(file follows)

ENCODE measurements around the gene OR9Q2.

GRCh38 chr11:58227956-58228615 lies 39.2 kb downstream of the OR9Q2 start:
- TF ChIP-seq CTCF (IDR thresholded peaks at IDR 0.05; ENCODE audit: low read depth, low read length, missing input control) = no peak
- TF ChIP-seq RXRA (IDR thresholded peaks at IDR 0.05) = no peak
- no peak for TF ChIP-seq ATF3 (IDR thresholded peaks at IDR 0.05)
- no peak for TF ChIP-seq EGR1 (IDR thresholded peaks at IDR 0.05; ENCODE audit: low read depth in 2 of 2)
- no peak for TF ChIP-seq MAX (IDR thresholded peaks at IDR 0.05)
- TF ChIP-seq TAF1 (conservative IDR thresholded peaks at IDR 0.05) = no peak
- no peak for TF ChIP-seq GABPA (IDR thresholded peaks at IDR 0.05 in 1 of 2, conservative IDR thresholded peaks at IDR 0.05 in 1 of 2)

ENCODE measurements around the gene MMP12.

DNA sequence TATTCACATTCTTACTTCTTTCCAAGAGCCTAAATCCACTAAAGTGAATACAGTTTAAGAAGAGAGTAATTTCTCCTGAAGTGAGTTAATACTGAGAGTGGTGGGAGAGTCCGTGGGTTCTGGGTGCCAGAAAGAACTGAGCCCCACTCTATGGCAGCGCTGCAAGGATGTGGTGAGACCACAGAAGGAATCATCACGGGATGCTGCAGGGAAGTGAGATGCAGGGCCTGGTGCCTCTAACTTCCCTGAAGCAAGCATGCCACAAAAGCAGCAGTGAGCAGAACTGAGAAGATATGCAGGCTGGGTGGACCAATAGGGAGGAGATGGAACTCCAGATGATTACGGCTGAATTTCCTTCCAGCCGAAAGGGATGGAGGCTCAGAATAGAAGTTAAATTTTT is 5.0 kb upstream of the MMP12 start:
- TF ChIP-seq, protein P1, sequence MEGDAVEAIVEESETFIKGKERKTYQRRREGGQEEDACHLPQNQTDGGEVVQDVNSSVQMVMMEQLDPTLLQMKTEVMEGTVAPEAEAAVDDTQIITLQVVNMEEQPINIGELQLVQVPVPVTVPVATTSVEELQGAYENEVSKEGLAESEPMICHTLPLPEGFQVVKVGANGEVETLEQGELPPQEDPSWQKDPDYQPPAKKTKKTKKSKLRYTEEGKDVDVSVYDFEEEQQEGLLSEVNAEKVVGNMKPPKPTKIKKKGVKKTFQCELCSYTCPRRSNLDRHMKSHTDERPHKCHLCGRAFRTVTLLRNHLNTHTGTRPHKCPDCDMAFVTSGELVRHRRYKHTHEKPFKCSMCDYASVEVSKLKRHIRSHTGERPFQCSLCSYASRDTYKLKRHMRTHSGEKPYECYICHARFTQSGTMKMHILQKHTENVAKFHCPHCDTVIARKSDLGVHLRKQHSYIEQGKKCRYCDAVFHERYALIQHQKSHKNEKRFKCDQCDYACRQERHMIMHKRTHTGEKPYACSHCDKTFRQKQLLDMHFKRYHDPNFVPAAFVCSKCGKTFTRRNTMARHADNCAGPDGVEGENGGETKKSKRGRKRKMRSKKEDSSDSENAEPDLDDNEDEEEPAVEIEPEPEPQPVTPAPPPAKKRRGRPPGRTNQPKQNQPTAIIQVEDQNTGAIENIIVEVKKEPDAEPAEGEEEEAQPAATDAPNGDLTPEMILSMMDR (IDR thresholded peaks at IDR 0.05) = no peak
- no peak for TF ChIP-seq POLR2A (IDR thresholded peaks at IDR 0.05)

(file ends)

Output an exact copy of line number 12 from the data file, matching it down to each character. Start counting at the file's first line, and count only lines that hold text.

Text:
- TF ChIP-seq, protein P1, sequence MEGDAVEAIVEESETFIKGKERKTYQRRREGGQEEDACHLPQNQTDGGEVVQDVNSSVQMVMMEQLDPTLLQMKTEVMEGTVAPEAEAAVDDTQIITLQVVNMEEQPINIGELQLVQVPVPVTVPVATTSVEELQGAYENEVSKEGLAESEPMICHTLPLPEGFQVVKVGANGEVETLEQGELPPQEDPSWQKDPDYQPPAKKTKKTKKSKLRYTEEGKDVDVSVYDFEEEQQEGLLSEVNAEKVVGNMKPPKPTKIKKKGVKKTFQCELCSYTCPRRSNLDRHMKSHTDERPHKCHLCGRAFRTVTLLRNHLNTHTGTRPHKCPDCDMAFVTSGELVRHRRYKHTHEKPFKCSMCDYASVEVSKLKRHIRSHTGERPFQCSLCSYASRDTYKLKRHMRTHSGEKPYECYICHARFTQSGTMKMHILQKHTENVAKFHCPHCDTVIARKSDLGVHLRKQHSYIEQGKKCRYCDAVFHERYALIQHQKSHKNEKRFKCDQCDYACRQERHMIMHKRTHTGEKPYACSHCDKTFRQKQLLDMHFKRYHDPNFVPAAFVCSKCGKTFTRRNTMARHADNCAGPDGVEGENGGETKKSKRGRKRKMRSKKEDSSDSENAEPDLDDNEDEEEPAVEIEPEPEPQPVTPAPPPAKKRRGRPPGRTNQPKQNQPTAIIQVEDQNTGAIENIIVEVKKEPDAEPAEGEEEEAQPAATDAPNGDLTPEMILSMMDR (IDR thresholded peaks at IDR 0.05) = no peak